The agents themselves were both men and women, which is not surprising because bias would hardly have a chance to damage people if it weren’t pervasive. It’s not something a few people do to everyone else. It goes through all the ways we think of ourselves and each other.

Whenever VIDA numbers come out counting how many men and how many women write for literary publications and people discuss discrimination in publishing—do women pitch less frequently? Are they more easily discouraged? Are they less daring, more eager to be liked, care less about speaking truth to power? Do they prefer small topics and small templates?—I’ve started to think that some large number of these women must be drummed out and bamboozled before they reach their mature work.

The pieces about VIDA counts often focus on the way established authors are treated. In Bad Feminist, Roxane Gay writes about the way women are sidelined at the highest levels—“where Jonathan Franzen lost the Pulitzer rather than Jennifer Egan winning the award.” In the “Second Shelf” Meg Wolitzer mentions the generation of august writers that came of age in a period of expanding interest in the stories of women’s lives—she lists Toni Morrison, Joyce Carol Oates, Margaret Atwood, Doris Lessing, Marilynne Robinson. During the apprenticeship phase of their careers, the larger culture was ready to see them as important, authoritative, and they were.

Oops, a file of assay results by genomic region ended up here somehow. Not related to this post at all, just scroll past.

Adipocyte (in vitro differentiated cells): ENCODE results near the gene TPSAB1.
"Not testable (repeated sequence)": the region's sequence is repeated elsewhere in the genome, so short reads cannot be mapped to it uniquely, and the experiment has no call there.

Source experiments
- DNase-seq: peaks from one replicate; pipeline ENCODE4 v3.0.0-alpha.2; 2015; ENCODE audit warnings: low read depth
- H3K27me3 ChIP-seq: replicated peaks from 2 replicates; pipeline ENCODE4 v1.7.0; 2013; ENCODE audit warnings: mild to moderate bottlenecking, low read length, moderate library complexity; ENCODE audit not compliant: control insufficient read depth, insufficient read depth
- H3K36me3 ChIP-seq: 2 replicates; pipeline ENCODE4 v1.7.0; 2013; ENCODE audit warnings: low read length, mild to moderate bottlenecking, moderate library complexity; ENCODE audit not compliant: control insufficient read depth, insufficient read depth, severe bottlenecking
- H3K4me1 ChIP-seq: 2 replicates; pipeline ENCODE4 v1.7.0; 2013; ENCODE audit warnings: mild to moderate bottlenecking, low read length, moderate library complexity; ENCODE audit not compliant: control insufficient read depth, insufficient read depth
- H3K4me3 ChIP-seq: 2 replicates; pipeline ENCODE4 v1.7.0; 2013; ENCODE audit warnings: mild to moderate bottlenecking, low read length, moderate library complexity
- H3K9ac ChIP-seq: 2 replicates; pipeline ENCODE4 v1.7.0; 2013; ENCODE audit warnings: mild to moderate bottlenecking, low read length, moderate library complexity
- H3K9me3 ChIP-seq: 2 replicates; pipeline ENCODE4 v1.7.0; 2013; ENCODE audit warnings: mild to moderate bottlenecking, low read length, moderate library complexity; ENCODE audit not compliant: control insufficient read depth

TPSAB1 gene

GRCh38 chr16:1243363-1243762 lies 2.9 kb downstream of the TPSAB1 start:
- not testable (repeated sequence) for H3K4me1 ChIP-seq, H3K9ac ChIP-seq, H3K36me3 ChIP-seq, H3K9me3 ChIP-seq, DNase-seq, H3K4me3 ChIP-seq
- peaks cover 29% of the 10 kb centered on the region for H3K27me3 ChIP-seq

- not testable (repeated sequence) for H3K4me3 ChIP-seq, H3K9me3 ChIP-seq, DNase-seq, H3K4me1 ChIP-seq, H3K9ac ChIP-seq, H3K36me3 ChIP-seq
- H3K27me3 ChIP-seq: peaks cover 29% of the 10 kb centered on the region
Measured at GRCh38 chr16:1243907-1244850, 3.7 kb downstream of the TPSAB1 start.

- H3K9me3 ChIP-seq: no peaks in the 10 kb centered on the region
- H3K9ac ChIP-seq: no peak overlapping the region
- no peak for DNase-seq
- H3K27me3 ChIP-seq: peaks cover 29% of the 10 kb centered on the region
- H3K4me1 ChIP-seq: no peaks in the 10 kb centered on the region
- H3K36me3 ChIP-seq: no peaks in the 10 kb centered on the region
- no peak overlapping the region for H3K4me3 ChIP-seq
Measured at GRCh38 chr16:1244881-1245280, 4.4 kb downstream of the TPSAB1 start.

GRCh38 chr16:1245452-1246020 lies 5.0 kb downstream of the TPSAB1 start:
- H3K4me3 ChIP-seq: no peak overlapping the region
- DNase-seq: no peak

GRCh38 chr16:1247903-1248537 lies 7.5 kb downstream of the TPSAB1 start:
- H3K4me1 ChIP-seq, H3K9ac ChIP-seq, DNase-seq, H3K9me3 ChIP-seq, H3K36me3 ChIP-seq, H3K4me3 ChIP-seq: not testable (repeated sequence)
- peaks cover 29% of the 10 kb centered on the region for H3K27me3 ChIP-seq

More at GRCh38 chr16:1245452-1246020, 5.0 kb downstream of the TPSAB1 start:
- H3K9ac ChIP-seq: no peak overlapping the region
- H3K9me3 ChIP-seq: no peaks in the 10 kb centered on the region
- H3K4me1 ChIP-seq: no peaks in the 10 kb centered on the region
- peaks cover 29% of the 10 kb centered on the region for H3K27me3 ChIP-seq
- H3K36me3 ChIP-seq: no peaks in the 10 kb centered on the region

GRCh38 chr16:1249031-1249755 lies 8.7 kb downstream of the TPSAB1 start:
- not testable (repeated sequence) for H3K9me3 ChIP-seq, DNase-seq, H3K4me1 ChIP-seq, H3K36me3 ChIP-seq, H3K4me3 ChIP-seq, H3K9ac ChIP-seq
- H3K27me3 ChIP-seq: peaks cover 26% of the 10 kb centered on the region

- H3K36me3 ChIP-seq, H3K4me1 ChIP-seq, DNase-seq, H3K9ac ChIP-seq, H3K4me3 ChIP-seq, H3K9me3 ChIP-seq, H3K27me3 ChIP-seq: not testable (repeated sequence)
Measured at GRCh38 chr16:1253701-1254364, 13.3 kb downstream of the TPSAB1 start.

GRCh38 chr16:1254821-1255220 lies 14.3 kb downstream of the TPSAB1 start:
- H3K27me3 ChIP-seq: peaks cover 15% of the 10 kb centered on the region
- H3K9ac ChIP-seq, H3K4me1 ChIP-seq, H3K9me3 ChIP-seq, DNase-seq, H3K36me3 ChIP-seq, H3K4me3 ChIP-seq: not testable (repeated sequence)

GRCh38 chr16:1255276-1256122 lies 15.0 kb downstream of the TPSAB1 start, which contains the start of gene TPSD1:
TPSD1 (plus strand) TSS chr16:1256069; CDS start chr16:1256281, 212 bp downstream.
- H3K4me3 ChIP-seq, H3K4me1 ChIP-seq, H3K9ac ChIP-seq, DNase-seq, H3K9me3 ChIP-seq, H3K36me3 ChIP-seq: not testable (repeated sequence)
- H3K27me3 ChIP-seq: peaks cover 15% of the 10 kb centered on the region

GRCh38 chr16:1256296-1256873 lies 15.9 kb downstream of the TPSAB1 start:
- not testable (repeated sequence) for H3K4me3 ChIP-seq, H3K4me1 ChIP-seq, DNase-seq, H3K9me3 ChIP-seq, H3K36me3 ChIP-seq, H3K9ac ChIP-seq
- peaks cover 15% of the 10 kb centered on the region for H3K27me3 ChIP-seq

The interim period is also important, where writers are neither beginners fresh for the journey nor secure professionals with a known name. In between, where a writer is alone for a long time with her work, a “clever” might be enough to steer her toward a bolder plan, and a “not very likable” guides her back to conventions. A small series of constraints can stop the writer before she’s ever worth writing about. Women in particular seem vulnerable in that middle stretch to having our work pruned back until it’s compact enough to fit inside a pink cover.

There’s a fundamental change in how I look at my work now, how I look at the novel I already wrote and the one that I’m working on now. I quit sending out queries entirely, and used the critiques that George got to improve the book—a book I would have put away in frustration long ago if I hadn’t tried my experiment. The edited draft went to the agent who now represents me, after she got in touch about a nonfiction piece I had written under my own name. Patience, faith, playing by the rules—the conventional wisdom would never have brought me here.

Catherine Nichols is on Twitter.

Illustration by Joohee Yoon.